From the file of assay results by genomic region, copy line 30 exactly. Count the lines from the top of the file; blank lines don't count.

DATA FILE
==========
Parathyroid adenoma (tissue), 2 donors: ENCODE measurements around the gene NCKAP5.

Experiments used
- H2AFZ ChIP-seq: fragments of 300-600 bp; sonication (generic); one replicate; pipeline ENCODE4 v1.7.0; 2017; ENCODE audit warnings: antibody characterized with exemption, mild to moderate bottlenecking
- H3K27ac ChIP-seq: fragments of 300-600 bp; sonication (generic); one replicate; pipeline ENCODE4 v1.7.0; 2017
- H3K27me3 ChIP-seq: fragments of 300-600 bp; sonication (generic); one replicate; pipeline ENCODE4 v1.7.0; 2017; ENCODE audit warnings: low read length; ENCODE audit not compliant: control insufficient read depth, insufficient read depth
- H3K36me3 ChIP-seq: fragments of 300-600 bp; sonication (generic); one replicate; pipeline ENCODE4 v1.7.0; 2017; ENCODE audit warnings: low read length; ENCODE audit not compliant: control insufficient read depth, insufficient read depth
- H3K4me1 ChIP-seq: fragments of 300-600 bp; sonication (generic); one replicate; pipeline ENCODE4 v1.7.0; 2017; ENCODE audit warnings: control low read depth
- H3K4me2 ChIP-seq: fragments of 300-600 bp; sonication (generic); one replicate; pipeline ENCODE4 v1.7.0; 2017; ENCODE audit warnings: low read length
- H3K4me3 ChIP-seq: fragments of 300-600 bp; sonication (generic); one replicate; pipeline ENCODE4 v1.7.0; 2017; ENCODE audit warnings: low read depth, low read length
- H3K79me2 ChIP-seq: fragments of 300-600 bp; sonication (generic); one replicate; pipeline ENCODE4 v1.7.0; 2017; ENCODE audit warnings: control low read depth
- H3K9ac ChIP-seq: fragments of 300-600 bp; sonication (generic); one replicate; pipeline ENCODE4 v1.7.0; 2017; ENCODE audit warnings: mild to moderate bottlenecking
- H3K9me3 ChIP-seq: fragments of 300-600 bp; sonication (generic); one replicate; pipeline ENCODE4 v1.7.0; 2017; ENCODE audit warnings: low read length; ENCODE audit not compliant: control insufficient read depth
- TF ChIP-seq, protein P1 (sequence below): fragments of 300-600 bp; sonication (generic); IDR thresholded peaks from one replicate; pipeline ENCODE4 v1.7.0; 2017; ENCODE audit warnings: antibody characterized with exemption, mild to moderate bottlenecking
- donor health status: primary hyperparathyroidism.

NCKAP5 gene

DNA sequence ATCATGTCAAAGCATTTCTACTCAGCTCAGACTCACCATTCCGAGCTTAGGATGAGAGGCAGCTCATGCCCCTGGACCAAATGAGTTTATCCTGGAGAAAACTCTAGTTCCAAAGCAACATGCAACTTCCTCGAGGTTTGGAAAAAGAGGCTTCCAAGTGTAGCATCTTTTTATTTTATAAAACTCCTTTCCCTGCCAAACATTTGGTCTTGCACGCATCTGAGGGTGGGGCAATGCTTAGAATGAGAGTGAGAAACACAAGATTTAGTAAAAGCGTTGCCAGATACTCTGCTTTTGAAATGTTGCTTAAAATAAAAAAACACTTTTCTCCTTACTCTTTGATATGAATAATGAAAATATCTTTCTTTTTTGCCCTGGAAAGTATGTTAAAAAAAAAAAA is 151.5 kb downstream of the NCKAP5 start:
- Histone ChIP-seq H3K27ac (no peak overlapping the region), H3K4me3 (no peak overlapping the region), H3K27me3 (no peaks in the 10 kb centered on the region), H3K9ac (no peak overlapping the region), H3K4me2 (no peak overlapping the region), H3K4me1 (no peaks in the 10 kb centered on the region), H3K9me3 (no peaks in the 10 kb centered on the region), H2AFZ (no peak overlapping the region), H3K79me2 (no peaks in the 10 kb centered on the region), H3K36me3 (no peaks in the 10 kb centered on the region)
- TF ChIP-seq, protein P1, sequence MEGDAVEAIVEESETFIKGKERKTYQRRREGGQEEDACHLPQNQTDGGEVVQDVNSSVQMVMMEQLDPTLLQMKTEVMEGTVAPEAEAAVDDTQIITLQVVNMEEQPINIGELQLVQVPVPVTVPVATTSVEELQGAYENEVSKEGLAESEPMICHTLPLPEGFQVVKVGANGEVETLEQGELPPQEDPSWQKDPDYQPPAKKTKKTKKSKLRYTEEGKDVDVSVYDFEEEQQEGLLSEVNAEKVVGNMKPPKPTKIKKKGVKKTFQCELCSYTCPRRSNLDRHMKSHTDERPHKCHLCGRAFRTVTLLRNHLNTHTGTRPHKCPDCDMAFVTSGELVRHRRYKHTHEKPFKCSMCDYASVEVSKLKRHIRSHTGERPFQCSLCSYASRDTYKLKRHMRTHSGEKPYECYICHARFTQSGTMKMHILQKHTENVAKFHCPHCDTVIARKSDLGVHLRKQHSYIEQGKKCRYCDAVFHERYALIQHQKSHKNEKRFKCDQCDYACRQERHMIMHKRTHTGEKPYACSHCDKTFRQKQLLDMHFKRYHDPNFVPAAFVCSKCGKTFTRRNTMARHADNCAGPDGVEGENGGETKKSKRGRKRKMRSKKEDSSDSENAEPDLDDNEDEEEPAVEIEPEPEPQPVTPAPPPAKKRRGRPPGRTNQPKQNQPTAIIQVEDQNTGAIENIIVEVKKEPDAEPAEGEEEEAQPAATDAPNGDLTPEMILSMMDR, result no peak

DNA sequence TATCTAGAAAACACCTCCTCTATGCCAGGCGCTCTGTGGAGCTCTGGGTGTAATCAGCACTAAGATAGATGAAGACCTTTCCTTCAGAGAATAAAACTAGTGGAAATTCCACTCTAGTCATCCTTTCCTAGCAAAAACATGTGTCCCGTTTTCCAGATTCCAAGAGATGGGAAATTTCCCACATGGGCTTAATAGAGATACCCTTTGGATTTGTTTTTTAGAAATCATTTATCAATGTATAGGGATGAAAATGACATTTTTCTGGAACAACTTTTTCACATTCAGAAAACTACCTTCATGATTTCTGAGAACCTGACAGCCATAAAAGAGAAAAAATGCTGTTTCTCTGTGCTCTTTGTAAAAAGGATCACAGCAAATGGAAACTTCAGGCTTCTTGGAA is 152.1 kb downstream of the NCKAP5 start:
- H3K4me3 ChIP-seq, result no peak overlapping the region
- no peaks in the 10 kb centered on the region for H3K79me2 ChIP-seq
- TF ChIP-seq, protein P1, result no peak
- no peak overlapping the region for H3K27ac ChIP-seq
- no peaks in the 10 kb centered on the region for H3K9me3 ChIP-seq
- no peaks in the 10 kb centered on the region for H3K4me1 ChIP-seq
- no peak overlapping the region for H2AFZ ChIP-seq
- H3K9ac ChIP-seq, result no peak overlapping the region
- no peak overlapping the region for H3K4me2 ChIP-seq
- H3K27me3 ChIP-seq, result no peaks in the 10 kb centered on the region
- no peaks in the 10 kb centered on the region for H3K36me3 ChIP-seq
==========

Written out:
- no peaks in the 10 kb centered on the region for H3K36me3 ChIP-seq